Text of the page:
Consumers often share word of mouth, and such interpersonal communication shapes attitudes and purchases. But while some research has examined what consumers talk about, there has been less attention to when consumers discuss. How does the distance from now (i.e., whether something is temporally near or far away) shape the likelihood of discussion? And might the effect of temporal distance on word of mouth vary based on whether those things happened in the past or will happen in the future? Five studies, including analyses of thousands of social media posts, address these questions. They suggest that consumers tend to talk about temporally near things, but that this is moderated by whether they are talking about the past or future (i.e., consumers talk about more temporally distant things when talking about the future). Accessibility seems to play an important role in these effects. While temporally near things tend to be more accessible, on average, goals and plans are more likely to remain active in the future, which shapes what gets discussed. These findings have implications for understanding drivers of word of mouth, how time shapes consumer behavior, and how companies can more effectively manage interpersonal communication.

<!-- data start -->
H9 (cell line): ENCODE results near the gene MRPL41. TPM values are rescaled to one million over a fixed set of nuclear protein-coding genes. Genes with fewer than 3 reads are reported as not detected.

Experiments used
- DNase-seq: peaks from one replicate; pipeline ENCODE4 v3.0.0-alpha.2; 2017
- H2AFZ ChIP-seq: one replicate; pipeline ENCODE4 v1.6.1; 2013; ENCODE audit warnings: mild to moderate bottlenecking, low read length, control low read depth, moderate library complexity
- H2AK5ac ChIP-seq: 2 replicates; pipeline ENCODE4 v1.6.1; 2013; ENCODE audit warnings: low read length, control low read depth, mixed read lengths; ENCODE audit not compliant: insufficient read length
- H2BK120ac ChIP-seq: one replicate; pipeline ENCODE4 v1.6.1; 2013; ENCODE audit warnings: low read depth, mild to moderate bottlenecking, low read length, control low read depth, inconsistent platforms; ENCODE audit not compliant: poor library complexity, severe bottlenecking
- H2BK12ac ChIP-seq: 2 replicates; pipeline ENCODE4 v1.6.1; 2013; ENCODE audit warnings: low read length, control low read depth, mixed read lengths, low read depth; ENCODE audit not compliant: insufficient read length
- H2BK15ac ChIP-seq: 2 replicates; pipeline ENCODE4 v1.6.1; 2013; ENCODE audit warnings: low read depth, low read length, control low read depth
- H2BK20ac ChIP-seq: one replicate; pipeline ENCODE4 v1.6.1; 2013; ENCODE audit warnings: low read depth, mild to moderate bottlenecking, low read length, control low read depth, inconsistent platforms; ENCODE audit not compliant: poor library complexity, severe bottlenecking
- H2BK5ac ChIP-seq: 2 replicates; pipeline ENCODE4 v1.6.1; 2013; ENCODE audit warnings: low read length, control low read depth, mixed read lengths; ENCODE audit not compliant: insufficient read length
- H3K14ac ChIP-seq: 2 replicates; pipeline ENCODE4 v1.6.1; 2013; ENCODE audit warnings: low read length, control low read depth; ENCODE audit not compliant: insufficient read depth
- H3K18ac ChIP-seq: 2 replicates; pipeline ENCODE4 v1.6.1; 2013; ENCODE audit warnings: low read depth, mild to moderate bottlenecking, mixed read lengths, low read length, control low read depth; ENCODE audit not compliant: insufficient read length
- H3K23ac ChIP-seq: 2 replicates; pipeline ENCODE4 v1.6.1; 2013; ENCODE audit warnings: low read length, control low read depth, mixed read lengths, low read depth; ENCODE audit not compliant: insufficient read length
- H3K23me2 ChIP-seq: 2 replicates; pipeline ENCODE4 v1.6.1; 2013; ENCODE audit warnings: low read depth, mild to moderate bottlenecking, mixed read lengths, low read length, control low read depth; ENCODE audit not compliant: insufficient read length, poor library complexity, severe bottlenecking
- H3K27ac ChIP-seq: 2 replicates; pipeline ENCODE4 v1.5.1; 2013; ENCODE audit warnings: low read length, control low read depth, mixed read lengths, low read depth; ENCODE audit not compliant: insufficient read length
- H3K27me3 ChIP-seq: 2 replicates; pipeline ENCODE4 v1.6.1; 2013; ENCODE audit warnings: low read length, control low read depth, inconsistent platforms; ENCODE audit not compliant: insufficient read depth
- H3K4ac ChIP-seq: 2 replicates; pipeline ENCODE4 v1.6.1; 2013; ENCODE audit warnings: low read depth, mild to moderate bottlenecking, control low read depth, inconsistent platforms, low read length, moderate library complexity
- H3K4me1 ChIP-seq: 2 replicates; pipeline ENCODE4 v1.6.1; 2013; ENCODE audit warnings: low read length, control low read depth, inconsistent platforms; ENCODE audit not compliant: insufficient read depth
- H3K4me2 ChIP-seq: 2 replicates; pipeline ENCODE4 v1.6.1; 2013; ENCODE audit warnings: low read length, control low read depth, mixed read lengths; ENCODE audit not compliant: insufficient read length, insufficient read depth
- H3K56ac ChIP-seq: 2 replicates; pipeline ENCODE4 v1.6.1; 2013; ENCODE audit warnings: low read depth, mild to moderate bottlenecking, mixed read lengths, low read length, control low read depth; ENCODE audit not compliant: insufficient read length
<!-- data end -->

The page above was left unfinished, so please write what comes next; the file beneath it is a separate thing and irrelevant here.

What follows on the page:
|Original language||English (US)|
|Journal||Journal of Consumer Psychology|
|State||Accepted/In press - 2022|
ASJC Scopus subject areas
- Applied Psychology